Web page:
Ozarks Spring Wildflowers: Virginia Bluebells

Picture of Virginia Bluebells (Mertensia virginica), a spring ephemeral wildflower found in the Ozarks.

Incredibly beautiful Virginia Bluebells showing pink buds and blue blossoms.


The first time I saw Virginia Bluebells I thought there was no way that a plant this beautiful could be a wildflower. It stands about a 18″ high, has spring green roundish 3″ leaves, but the best part is the flowers. True to its name it has clusters of little blue bells. However, over time the flowers change colors so you will see blue, purple, and pink all on the same individual plant.

Virginia Bluebells, also known as Mertensia virginica are a spring ephemeral. That means the plant grows in the spring but doesn’t last through the summer. The foliage will die back by midsummer and the plant will go dormant. This strategy is common in spring plants and serves to protect them from the harsh dry conditions of late summer on the forest floor.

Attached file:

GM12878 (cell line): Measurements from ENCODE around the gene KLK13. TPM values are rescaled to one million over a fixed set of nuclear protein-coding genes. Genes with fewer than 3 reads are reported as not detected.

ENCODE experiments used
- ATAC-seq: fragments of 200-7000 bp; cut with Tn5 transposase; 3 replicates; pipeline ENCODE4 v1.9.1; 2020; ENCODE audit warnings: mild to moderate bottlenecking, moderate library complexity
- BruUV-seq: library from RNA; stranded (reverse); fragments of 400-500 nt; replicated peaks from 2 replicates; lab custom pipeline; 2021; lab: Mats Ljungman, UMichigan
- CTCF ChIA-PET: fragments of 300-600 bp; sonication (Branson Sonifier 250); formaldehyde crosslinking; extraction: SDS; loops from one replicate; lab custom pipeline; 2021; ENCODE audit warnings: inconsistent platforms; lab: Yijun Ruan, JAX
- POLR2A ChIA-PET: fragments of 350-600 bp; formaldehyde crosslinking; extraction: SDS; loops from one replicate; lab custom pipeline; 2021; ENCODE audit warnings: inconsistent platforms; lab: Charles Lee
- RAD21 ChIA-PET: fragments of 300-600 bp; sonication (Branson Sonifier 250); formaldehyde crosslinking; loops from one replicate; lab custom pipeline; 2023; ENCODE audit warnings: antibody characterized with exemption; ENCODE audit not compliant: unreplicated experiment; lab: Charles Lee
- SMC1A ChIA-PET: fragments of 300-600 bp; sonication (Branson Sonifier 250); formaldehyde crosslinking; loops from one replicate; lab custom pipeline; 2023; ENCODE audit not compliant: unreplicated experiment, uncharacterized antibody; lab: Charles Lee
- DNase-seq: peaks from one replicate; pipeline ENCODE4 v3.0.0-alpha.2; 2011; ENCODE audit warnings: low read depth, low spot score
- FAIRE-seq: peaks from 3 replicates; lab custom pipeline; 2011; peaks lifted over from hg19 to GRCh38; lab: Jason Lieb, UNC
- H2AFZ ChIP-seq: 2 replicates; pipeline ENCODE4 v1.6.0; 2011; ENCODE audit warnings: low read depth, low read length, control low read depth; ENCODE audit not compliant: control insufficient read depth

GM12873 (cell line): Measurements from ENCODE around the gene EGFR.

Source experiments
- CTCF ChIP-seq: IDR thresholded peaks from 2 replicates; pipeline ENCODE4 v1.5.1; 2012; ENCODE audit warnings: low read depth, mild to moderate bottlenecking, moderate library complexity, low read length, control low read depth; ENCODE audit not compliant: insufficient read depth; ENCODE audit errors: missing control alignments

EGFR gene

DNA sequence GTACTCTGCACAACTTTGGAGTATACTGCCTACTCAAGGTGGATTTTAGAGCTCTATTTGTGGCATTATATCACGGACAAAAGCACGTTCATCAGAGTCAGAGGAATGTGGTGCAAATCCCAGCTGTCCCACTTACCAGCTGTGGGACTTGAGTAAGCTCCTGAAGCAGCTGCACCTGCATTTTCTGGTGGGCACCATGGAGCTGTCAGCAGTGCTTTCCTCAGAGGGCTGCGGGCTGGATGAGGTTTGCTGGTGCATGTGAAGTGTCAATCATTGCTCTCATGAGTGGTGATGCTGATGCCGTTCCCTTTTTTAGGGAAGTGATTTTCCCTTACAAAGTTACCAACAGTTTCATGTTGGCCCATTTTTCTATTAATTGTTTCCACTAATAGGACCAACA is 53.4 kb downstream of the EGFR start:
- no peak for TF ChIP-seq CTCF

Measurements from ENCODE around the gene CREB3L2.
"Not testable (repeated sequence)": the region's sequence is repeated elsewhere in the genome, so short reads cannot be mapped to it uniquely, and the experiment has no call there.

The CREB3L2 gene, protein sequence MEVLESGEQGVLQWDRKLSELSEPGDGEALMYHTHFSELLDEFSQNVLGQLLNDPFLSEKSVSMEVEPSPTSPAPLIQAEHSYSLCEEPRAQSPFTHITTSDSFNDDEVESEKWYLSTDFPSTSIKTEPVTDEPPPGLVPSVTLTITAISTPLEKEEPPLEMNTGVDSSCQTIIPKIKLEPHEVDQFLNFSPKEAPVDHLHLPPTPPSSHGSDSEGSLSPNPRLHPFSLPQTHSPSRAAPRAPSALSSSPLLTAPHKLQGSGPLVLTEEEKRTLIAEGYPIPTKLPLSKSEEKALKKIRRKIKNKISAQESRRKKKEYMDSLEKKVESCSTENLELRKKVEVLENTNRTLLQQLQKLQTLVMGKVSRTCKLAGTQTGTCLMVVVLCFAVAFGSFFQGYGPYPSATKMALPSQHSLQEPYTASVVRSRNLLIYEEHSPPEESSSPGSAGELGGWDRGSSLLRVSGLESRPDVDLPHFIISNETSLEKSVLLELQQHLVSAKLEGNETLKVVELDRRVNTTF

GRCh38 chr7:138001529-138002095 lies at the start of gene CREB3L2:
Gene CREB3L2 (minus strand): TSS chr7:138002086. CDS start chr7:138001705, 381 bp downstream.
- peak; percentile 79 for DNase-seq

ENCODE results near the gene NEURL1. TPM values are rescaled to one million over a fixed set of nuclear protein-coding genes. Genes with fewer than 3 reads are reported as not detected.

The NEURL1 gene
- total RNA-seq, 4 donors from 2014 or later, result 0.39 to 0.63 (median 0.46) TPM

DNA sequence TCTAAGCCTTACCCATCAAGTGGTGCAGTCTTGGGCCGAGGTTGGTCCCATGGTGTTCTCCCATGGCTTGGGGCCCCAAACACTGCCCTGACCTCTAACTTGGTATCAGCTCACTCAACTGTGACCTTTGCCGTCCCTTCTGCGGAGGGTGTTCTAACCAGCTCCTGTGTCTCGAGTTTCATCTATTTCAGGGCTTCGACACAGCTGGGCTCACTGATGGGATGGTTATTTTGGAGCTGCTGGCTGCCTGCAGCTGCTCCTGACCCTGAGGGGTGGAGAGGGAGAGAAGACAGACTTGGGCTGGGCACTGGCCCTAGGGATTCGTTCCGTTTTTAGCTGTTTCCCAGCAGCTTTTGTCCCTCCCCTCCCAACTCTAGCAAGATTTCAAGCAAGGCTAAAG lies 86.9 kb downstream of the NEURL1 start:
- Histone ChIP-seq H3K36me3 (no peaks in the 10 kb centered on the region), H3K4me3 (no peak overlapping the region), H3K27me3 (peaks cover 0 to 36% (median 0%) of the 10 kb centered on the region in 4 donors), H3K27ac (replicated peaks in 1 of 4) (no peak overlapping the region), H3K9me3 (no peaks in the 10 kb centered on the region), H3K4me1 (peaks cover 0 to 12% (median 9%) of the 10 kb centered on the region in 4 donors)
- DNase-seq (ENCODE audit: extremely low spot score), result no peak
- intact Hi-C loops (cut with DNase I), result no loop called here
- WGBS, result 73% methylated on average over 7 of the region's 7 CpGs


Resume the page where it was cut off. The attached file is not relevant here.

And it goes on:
Picture of Virginia Bluebells (Mertensia virginica), a spring ephemeral wildflower found in the Ozarks, showing the whole plant.

Virginia Bluebells are a fairly large spring ephemeral wildflower, growing to about 18 inches.

It’s a real treat to find large expanses of this plant in moist, rich woodlands. It’s a common cultivated plant, especially in cottage gardens. I love coming across an expanse of bluebells. It’s like magic.

What do you think?